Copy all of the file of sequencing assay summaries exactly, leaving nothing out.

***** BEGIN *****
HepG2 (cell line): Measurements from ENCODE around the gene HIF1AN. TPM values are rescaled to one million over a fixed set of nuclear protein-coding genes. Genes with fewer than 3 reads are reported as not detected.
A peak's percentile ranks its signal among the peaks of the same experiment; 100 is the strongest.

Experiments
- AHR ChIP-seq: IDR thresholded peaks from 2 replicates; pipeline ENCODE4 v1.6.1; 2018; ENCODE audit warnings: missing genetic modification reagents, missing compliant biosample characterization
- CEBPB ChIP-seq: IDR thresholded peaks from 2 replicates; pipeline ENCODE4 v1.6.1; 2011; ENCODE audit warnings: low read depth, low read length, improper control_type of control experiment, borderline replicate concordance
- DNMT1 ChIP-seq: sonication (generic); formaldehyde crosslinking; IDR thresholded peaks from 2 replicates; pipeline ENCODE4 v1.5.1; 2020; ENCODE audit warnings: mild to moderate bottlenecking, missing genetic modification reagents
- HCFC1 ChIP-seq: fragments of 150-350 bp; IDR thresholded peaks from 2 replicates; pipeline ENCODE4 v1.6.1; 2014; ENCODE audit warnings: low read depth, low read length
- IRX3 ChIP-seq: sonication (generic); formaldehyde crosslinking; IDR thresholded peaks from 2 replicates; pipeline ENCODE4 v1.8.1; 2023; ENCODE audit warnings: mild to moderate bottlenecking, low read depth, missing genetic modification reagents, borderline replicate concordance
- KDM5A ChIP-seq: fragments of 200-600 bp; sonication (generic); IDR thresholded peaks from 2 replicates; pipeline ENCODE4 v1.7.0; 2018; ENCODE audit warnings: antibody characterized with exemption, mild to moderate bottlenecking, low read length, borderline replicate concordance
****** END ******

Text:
HepG2 (cell line): Measurements from ENCODE around the gene HIF1AN. TPM values are rescaled to one million over a fixed set of nuclear protein-coding genes. Genes with fewer than 3 reads are reported as not detected.
A peak's percentile ranks its signal among the peaks of the same experiment; 100 is the strongest.

Experiments
- AHR ChIP-seq: IDR thresholded peaks from 2 replicates; pipeline ENCODE4 v1.6.1; 2018; ENCODE audit warnings: missing genetic modification reagents, missing compliant biosample characterization
- CEBPB ChIP-seq: IDR thresholded peaks from 2 replicates; pipeline ENCODE4 v1.6.1; 2011; ENCODE audit warnings: low read depth, low read length, improper control_type of control experiment, borderline replicate concordance
- DNMT1 ChIP-seq: sonication (generic); formaldehyde crosslinking; IDR thresholded peaks from 2 replicates; pipeline ENCODE4 v1.5.1; 2020; ENCODE audit warnings: mild to moderate bottlenecking, missing genetic modification reagents
- HCFC1 ChIP-seq: fragments of 150-350 bp; IDR thresholded peaks from 2 replicates; pipeline ENCODE4 v1.6.1; 2014; ENCODE audit warnings: low read depth, low read length
- IRX3 ChIP-seq: sonication (generic); formaldehyde crosslinking; IDR thresholded peaks from 2 replicates; pipeline ENCODE4 v1.8.1; 2023; ENCODE audit warnings: mild to moderate bottlenecking, low read depth, missing genetic modification reagents, borderline replicate concordance
- KDM5A ChIP-seq: fragments of 200-600 bp; sonication (generic); IDR thresholded peaks from 2 replicates; pipeline ENCODE4 v1.7.0; 2018; ENCODE audit warnings: antibody characterized with exemption, mild to moderate bottlenecking, low read length, borderline replicate concordance